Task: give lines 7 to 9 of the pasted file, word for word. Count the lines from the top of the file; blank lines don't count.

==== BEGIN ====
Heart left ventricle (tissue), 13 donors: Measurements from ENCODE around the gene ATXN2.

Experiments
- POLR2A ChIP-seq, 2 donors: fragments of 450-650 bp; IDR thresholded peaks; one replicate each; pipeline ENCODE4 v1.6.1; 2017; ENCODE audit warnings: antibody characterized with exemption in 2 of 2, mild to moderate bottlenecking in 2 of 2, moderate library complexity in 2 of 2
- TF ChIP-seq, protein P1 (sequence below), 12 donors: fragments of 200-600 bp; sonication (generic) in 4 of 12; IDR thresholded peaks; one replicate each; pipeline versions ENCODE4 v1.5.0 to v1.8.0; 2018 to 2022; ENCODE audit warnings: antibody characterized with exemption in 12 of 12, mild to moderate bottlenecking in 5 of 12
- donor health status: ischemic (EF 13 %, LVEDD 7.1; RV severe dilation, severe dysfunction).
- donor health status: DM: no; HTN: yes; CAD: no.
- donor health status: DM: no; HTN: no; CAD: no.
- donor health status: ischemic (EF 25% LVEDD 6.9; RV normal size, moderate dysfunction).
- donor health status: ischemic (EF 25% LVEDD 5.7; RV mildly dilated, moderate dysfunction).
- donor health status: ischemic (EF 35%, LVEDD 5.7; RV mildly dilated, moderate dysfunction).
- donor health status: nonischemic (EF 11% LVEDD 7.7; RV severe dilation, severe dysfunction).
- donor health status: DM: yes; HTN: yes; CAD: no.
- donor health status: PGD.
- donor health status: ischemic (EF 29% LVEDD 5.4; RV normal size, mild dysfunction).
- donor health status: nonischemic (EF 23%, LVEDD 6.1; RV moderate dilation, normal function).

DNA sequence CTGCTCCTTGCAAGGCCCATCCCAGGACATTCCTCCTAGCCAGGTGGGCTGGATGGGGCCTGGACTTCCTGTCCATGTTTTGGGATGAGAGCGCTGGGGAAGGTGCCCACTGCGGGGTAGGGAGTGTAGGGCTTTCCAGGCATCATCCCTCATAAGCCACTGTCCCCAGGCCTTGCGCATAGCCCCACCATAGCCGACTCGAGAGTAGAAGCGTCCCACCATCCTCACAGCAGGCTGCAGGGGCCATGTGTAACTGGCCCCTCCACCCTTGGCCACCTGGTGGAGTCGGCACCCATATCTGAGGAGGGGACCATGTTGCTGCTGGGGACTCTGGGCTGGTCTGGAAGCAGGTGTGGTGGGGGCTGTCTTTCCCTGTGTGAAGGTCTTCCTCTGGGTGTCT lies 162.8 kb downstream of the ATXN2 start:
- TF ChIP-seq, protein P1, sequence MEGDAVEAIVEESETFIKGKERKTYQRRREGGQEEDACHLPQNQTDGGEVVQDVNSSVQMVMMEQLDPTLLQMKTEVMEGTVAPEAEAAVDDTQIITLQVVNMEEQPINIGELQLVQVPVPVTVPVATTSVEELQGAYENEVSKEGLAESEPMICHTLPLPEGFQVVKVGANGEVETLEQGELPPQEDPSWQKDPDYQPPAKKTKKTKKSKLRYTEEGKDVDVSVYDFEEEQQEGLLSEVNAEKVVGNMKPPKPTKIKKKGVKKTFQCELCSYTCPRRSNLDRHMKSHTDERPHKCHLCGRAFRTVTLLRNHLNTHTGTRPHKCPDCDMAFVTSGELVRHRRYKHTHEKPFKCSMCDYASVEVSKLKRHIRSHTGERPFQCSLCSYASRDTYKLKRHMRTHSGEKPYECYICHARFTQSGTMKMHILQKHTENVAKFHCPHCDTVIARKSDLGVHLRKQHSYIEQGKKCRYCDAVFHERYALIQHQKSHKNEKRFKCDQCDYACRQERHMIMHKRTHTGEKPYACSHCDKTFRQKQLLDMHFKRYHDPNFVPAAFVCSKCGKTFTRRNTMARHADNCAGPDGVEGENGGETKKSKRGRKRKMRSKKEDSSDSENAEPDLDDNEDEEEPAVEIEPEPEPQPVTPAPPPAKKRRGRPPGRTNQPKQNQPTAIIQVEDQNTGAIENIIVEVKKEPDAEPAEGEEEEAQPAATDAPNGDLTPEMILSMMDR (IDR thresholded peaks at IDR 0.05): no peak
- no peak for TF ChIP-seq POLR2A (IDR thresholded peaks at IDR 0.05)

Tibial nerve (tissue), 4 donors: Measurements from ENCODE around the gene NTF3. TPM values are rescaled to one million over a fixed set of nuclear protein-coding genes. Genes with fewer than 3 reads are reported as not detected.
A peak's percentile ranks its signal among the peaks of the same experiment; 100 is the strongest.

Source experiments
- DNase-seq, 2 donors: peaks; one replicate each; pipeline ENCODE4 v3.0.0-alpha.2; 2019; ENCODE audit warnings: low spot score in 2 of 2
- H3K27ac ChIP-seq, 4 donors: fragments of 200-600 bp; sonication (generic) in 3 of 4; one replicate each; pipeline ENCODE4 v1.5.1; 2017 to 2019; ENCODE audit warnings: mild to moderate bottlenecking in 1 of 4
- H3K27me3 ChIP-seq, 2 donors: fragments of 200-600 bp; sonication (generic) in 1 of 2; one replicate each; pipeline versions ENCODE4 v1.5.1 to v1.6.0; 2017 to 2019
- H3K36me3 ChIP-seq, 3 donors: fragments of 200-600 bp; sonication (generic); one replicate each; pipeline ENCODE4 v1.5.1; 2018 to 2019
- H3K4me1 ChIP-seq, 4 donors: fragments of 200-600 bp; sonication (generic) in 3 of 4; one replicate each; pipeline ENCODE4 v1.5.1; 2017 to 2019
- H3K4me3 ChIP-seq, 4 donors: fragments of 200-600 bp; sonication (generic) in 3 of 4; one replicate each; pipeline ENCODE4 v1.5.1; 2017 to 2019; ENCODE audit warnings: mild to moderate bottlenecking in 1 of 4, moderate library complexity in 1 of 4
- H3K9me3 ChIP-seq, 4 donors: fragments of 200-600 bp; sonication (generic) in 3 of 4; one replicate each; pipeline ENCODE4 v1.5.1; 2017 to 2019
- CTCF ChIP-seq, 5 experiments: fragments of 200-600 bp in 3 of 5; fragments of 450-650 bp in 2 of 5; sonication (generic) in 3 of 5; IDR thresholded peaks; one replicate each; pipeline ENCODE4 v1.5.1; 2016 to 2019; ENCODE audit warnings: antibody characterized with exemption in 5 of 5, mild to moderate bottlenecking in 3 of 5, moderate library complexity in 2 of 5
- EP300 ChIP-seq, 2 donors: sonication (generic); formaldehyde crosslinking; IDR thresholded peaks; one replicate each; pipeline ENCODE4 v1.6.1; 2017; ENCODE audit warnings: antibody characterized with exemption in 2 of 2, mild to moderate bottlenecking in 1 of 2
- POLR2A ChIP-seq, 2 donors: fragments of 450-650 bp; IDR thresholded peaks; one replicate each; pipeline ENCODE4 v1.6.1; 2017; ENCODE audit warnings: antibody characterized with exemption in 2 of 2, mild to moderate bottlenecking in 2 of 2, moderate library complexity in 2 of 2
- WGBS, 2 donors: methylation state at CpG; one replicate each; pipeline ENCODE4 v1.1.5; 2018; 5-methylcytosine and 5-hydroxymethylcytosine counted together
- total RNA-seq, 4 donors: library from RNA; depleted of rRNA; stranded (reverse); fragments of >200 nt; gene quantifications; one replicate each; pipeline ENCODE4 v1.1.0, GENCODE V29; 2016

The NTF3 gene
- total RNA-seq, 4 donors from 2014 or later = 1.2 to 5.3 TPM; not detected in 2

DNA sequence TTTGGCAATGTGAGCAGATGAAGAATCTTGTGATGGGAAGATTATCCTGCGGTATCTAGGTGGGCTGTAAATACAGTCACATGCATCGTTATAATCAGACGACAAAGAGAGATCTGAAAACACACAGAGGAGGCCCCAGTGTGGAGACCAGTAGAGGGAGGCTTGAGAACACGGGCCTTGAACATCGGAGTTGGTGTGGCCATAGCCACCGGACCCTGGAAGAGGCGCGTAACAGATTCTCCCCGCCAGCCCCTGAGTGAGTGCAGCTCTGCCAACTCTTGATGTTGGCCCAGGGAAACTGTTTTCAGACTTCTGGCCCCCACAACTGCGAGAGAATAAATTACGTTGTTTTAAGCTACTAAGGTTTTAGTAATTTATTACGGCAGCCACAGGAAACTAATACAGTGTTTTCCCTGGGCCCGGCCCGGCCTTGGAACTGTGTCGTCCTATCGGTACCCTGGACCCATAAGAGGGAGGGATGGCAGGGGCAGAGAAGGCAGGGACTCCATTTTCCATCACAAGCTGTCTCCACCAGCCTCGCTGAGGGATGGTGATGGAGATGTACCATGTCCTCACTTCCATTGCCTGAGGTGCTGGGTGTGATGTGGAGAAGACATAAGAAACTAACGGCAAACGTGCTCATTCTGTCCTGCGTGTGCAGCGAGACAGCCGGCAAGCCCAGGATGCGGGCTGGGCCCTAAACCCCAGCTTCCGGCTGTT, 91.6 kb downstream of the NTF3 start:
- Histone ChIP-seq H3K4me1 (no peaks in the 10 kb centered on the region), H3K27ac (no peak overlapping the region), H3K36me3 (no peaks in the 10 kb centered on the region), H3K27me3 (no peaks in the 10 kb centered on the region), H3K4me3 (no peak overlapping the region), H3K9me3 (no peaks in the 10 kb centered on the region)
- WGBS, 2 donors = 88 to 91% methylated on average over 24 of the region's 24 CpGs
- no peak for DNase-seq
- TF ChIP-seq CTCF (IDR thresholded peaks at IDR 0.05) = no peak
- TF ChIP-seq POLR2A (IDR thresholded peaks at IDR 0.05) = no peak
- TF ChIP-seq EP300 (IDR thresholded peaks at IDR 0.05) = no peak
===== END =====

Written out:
- donor health status: DM: no; HTN: no; CAD: no.
- donor health status: ischemic (EF 25% LVEDD 6.9; RV normal size, moderate dysfunction).
- donor health status: ischemic (EF 25% LVEDD 5.7; RV mildly dilated, moderate dysfunction).